My mother rarely ate anything other than cigarettes, mountain dew and strong black tea. Occasionally, when she was feeling generous, she would buy a bag of fritos and a tub of cottage cheese and we would eat them together, sitting cross-legged on the carpet. Fritos and cottage cheese were a combination that she had brought with her from her past, an artifact from her life before Alaska. It seemed as though, when she got married, she had left behind her the desire for all other food- it was as though, when she got married, she had abandoned all pedestrian comforts.
But still, there were her children, and on rare, lucid days she would remember- children need to eat! And not only that, but there were certain foods that children should eat. Foods that, if she succeeded in getting us to swallow them, would validate her parenting skills at last, and compensate for the weeks of dismal neglect that piled up between her periods of mania.
Barbara was a terrible cook. A terrible, disastrous cook, a short-tempered, hateful woman with a rough, impatient touch and not a single taste bud in her mouth. The kitchen, to her, was a battle zone- a place where dirty dishes and empty cupboards mocked her, where small children with hungry mouths made ceaseless, high-pitched noises and reached out at her with their tiny, sticky hands. She hated the kitchen, she hated to cook, and most of all, she hated her children. But pride drove her, in her moments of lucidity, to face that hateful space, and attempt to prove her dominance over it.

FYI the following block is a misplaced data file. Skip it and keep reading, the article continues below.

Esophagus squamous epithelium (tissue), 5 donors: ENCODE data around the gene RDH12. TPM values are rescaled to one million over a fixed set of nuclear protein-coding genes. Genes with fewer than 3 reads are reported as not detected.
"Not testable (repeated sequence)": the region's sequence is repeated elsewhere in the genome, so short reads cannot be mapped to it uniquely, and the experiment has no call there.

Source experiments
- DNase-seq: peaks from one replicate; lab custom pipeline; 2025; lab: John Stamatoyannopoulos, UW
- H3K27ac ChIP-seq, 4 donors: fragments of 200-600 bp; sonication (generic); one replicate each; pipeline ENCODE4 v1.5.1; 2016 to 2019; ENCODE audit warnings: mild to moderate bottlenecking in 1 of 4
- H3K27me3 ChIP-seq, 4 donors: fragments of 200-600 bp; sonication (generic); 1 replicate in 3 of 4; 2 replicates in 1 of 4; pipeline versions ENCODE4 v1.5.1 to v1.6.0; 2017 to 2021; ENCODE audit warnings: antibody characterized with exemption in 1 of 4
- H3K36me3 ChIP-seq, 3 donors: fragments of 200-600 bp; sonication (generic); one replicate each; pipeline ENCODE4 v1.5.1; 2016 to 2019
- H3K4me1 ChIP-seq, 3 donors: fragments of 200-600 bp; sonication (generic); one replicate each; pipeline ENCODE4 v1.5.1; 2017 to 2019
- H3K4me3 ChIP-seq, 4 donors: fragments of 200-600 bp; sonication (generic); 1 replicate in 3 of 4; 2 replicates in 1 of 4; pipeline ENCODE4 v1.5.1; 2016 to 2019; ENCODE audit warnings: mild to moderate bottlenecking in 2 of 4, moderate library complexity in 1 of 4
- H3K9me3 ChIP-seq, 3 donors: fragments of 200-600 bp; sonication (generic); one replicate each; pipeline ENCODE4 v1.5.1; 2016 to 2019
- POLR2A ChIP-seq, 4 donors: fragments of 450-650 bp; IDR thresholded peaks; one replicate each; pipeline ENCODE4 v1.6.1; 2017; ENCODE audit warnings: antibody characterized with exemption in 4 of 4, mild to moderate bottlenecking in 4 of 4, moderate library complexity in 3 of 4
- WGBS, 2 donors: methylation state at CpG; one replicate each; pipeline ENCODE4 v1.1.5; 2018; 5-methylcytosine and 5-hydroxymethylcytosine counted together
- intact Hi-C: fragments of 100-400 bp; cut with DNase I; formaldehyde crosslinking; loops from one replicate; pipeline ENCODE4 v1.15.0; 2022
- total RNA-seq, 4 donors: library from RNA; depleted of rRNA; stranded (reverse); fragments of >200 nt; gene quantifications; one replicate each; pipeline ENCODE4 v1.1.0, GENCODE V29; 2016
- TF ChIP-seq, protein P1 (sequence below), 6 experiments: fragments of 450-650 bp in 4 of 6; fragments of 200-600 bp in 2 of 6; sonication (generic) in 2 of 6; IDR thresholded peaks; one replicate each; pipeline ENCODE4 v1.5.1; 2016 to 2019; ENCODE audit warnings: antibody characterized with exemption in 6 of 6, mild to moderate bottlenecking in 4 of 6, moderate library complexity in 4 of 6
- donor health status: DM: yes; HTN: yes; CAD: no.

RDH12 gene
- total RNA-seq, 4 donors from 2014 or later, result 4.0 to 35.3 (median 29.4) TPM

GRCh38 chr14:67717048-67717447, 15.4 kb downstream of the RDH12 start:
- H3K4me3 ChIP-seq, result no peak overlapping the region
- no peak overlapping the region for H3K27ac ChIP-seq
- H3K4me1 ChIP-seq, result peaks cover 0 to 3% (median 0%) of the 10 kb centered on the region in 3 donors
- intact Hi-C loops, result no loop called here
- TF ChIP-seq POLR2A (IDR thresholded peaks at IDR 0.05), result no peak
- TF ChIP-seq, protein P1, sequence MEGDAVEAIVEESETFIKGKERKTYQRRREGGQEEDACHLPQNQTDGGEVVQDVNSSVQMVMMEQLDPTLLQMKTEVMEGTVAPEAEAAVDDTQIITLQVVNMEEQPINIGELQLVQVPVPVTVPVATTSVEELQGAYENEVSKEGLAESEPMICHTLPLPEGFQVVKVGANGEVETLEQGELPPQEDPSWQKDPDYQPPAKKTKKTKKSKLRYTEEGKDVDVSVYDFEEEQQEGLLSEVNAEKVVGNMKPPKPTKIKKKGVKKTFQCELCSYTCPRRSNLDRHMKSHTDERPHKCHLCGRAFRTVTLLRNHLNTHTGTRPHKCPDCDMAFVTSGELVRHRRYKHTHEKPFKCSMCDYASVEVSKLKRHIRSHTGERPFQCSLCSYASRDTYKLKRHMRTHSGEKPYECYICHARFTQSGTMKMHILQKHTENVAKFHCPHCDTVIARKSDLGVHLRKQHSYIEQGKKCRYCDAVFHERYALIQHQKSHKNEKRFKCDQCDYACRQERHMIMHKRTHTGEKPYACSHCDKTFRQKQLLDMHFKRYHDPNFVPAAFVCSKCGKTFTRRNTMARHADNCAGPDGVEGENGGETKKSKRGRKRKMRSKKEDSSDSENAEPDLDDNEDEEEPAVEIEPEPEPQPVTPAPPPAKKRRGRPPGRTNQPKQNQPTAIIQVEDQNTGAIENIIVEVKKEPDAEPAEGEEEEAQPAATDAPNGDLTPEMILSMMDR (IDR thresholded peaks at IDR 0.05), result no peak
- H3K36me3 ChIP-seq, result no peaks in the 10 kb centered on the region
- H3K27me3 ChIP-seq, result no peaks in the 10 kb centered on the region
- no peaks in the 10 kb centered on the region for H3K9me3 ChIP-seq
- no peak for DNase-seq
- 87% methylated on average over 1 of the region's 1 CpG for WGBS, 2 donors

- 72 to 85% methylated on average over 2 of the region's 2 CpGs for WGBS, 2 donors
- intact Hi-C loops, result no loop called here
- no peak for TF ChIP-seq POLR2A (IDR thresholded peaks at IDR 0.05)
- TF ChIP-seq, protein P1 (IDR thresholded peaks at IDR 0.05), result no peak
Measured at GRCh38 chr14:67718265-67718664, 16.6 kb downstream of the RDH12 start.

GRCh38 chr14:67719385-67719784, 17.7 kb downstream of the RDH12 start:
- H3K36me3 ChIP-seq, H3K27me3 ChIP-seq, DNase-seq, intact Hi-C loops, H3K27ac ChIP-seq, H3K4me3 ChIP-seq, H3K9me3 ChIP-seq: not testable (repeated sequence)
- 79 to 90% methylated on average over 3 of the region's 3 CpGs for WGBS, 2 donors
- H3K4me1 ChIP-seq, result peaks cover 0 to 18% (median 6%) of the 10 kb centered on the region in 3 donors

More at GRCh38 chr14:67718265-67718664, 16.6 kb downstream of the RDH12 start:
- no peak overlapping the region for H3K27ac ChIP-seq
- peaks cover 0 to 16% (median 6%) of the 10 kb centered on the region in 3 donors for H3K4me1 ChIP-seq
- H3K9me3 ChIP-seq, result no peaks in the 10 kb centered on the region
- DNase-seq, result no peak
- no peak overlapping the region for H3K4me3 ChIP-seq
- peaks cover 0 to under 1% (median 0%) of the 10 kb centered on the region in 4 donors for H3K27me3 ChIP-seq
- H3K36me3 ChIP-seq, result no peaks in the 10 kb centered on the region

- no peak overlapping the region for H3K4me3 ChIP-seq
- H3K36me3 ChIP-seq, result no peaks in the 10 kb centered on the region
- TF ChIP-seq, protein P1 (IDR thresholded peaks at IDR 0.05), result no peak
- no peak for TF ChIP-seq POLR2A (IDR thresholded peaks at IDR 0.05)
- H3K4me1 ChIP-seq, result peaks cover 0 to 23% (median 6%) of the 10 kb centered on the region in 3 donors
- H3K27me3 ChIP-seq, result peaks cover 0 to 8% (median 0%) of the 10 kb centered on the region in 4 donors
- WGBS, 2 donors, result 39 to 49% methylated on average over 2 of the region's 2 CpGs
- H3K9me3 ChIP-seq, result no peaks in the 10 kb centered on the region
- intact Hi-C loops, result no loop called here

One of the foods she prepared was beef liver. Raw beef liver, pureed in a blender, and then injected into sausages, which were fried in a pan. The sausages, since they were filled with pureed beef liver, tasted terrible. Barbara hated liver the same as she hated most foods, but she wanted us to eat it. She sat at the table and watched us, her hands curled into claws, her green eyes like black, bottomless coals. We pushed the cut-up pieces of liver-sausage around on our plates, and tried not to vomit.
Eventually this manic phase passed, and she retreated back inside herself, with only the demons and the deep voice of god for company. The liver was forgotten. She was back on the couch, hair matted beneath her, and would remain there for weeks. She was lost to us, unreachable even by our shrillest, most incessant crying, although if we went at it long enough, we might rouse her for a good round of chase-us-down-and-beat-us-until-we-shut-up, which, ninety percent of the time, was the only way that she would interact with us.